Until now, close-election regression discontinuity techniques had almost exclusively been used to study local or regional elections (see Girardi 2020 for an exception). Our large dataset of presidential and parliamentary elections allows us to extend this approach to the national level and evaluate the impact of turnovers across a large sample of countries (Figure 1).

Figure 1 Electoral turnovers since 1945


We show that electoral turnovers improve the performance of countries along several dimensions. For example, an electoral defeat of the national incumbent candidate or party results in an improvement of 0.34 standard deviations in economic performance on average during the following four years. This is mainly driven by a relative decline in inflation and unemployment after the close election of a challenger. These effects are large in magnitude and materialise gradually over time: the boost in economic performance is largest three years after the close election of a challenger candidate or party.

Figure 2 provides a visual illustration of these effects, measured either across the four years following a national election (left-hand panel) or for each year in the subsequent electoral cycle (right-hand panel). We also estimate an improvement of 0.22 standard deviations in a general index of country performance combining economic indicators (GDP per capita, inflation, and unemployment), international trade, human development, and indicators of peace and democracy.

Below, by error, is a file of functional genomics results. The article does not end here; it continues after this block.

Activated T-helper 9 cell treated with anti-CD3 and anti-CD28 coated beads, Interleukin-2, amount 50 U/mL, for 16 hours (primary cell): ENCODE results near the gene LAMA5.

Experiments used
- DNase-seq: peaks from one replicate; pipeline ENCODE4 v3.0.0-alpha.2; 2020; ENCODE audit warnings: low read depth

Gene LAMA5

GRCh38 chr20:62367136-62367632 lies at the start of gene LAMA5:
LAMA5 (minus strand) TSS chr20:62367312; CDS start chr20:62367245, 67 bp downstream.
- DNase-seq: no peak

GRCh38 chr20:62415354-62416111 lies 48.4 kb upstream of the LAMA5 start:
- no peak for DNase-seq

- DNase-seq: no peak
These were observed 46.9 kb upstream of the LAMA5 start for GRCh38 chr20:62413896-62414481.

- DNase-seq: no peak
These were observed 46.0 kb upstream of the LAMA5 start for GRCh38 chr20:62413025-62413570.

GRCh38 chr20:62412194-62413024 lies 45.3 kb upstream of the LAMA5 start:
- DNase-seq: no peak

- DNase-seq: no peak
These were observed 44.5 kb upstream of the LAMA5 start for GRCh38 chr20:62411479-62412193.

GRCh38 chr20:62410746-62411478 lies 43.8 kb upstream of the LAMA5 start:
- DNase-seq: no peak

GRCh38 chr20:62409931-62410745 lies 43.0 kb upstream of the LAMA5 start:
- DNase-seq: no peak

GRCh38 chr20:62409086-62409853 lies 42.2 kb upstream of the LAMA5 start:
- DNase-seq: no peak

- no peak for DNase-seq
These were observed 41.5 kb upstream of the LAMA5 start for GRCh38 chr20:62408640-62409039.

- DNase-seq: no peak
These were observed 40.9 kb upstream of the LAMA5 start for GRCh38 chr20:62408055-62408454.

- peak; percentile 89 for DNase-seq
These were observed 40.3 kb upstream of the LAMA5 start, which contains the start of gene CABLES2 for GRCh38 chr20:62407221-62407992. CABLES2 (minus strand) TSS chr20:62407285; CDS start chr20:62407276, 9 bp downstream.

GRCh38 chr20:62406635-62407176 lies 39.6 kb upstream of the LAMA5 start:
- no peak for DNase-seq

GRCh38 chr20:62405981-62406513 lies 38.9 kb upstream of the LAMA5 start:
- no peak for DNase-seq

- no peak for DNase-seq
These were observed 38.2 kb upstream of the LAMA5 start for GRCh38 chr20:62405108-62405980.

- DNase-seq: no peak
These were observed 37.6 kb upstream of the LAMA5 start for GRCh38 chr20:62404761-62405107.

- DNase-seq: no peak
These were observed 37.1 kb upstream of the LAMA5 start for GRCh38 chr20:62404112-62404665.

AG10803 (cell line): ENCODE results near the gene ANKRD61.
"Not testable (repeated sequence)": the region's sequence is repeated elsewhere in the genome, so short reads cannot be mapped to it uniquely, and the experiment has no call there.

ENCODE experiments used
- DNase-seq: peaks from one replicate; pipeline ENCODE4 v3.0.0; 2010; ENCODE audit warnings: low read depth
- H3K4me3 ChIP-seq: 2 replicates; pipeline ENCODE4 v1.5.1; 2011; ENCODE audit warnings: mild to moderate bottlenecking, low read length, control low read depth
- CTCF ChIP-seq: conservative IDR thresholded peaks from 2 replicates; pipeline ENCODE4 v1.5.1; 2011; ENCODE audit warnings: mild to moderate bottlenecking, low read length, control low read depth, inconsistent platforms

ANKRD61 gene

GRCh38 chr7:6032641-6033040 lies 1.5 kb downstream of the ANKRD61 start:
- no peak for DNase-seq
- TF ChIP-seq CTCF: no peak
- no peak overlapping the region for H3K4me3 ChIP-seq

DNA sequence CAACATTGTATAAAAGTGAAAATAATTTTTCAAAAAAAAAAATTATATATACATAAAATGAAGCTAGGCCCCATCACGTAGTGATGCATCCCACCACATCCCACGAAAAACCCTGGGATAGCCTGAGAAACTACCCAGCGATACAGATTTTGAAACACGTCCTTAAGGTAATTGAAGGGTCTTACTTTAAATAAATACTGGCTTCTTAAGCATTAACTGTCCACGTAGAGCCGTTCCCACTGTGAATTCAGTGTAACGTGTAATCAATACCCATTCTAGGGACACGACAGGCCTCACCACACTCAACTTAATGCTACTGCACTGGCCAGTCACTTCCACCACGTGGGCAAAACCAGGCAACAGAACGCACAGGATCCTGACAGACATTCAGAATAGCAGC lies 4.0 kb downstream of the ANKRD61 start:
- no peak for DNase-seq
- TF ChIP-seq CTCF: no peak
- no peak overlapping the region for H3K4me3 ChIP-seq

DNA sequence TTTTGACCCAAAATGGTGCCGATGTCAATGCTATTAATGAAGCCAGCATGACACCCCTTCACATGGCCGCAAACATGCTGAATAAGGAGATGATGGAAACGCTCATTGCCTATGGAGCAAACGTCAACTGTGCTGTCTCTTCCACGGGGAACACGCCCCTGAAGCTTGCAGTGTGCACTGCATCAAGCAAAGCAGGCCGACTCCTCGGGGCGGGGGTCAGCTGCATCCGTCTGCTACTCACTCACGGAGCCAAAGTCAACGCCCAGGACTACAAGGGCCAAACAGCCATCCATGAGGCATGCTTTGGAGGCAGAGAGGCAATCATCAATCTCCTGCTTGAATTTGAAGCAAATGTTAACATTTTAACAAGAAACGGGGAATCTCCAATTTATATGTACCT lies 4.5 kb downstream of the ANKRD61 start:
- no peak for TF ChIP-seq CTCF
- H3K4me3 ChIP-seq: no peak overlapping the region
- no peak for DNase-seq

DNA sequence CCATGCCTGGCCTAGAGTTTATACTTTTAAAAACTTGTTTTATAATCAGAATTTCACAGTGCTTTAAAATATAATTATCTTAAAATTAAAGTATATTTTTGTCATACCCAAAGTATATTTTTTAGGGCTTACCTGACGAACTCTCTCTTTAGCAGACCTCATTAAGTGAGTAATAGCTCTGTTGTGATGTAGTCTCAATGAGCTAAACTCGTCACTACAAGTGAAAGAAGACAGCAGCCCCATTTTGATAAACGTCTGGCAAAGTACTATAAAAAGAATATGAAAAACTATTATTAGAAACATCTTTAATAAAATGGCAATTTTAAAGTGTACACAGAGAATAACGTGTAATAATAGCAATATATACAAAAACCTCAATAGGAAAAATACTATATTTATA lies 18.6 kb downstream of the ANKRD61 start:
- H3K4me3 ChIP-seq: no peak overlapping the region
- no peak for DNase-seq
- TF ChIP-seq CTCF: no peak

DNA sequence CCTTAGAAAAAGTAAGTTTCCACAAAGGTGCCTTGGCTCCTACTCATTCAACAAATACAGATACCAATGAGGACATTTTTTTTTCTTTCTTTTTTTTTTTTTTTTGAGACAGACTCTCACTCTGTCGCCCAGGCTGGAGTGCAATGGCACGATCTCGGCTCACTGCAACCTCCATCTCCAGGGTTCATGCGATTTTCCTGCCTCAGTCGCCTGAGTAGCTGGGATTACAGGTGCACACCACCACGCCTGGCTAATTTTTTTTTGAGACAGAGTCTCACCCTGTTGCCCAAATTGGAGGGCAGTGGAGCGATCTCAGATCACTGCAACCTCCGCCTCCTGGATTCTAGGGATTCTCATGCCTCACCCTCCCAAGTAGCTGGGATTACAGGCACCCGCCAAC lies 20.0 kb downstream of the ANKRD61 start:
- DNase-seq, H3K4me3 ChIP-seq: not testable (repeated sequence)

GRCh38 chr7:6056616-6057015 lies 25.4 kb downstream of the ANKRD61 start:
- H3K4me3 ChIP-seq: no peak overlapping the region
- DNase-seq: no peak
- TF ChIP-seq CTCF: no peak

Figure 2 Effects of electoral turnovers on country performance

The effects of electoral turnovers are partly driven by turnovers in the executive branch. Electoral defeats of the incumbent mechanically result in a power transition under presidential systems, and they also lead to a significant jump in the likelihood of a power transition under parliamentary systems, as we show in Figure 3.

Figure 3 Effects of electoral turnovers on power transitions under parliamentary systems